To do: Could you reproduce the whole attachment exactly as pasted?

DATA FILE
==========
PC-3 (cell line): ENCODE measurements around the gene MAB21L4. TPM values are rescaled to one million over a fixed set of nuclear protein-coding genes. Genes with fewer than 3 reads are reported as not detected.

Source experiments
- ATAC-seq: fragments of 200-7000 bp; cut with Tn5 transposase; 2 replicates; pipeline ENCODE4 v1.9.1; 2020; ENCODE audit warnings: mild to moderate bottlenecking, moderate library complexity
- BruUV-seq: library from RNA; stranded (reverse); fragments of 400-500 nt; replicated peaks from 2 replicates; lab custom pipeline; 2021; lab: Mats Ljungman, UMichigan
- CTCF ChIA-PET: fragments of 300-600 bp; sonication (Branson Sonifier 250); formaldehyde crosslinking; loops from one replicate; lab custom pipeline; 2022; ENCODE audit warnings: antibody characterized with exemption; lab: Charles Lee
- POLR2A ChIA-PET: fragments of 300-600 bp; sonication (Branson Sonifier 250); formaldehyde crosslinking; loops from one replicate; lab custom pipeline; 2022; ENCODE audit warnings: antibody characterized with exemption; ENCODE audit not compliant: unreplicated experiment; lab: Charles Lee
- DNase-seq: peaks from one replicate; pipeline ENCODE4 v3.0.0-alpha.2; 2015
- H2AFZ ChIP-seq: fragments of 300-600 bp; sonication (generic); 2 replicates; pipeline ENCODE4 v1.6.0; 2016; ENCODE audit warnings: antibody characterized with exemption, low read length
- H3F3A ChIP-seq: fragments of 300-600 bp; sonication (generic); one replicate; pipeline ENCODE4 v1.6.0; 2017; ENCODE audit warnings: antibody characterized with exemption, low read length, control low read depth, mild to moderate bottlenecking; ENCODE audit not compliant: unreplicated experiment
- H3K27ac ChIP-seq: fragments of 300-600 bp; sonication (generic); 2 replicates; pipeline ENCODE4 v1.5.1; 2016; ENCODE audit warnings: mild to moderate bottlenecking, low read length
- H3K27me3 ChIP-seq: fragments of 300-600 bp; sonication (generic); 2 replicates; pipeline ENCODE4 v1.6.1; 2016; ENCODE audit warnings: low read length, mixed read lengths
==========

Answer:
PC-3 (cell line): ENCODE measurements around the gene MAB21L4. TPM values are rescaled to one million over a fixed set of nuclear protein-coding genes. Genes with fewer than 3 reads are reported as not detected.

Source experiments
- ATAC-seq: fragments of 200-7000 bp; cut with Tn5 transposase; 2 replicates; pipeline ENCODE4 v1.9.1; 2020; ENCODE audit warnings: mild to moderate bottlenecking, moderate library complexity
- BruUV-seq: library from RNA; stranded (reverse); fragments of 400-500 nt; replicated peaks from 2 replicates; lab custom pipeline; 2021; lab: Mats Ljungman, UMichigan
- CTCF ChIA-PET: fragments of 300-600 bp; sonication (Branson Sonifier 250); formaldehyde crosslinking; loops from one replicate; lab custom pipeline; 2022; ENCODE audit warnings: antibody characterized with exemption; lab: Charles Lee
- POLR2A ChIA-PET: fragments of 300-600 bp; sonication (Branson Sonifier 250); formaldehyde crosslinking; loops from one replicate; lab custom pipeline; 2022; ENCODE audit warnings: antibody characterized with exemption; ENCODE audit not compliant: unreplicated experiment; lab: Charles Lee
- DNase-seq: peaks from one replicate; pipeline ENCODE4 v3.0.0-alpha.2; 2015
- H2AFZ ChIP-seq: fragments of 300-600 bp; sonication (generic); 2 replicates; pipeline ENCODE4 v1.6.0; 2016; ENCODE audit warnings: antibody characterized with exemption, low read length
- H3F3A ChIP-seq: fragments of 300-600 bp; sonication (generic); one replicate; pipeline ENCODE4 v1.6.0; 2017; ENCODE audit warnings: antibody characterized with exemption, low read length, control low read depth, mild to moderate bottlenecking; ENCODE audit not compliant: unreplicated experiment
- H3K27ac ChIP-seq: fragments of 300-600 bp; sonication (generic); 2 replicates; pipeline ENCODE4 v1.5.1; 2016; ENCODE audit warnings: mild to moderate bottlenecking, low read length
- H3K27me3 ChIP-seq: fragments of 300-600 bp; sonication (generic); 2 replicates; pipeline ENCODE4 v1.6.1; 2016; ENCODE audit warnings: low read length, mixed read lengths